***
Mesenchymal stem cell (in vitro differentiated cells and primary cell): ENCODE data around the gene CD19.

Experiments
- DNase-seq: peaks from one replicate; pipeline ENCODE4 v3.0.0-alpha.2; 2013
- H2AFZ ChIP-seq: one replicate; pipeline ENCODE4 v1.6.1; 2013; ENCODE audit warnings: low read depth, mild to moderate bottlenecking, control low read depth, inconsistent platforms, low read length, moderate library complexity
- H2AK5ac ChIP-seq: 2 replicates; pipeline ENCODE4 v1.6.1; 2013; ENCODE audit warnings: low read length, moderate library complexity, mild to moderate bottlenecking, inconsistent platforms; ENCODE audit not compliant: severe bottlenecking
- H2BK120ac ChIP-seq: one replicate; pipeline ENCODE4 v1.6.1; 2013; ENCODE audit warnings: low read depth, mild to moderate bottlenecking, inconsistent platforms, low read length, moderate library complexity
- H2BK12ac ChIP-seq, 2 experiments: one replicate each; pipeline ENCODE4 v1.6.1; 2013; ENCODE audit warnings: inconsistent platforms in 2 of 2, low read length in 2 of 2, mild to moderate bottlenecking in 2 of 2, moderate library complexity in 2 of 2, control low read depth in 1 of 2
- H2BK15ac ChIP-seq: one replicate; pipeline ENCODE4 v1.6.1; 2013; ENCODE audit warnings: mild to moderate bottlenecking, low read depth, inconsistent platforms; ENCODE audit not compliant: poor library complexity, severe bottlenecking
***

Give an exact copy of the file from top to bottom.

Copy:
Mesenchymal stem cell (in vitro differentiated cells and primary cell): ENCODE data around the gene CD19.

Experiments
- DNase-seq: peaks from one replicate; pipeline ENCODE4 v3.0.0-alpha.2; 2013
- H2AFZ ChIP-seq: one replicate; pipeline ENCODE4 v1.6.1; 2013; ENCODE audit warnings: low read depth, mild to moderate bottlenecking, control low read depth, inconsistent platforms, low read length, moderate library complexity
- H2AK5ac ChIP-seq: 2 replicates; pipeline ENCODE4 v1.6.1; 2013; ENCODE audit warnings: low read length, moderate library complexity, mild to moderate bottlenecking, inconsistent platforms; ENCODE audit not compliant: severe bottlenecking
- H2BK120ac ChIP-seq: one replicate; pipeline ENCODE4 v1.6.1; 2013; ENCODE audit warnings: low read depth, mild to moderate bottlenecking, inconsistent platforms, low read length, moderate library complexity
- H2BK12ac ChIP-seq, 2 experiments: one replicate each; pipeline ENCODE4 v1.6.1; 2013; ENCODE audit warnings: inconsistent platforms in 2 of 2, low read length in 2 of 2, mild to moderate bottlenecking in 2 of 2, moderate library complexity in 2 of 2, control low read depth in 1 of 2
- H2BK15ac ChIP-seq: one replicate; pipeline ENCODE4 v1.6.1; 2013; ENCODE audit warnings: mild to moderate bottlenecking, low read depth, inconsistent platforms; ENCODE audit not compliant: poor library complexity, severe bottlenecking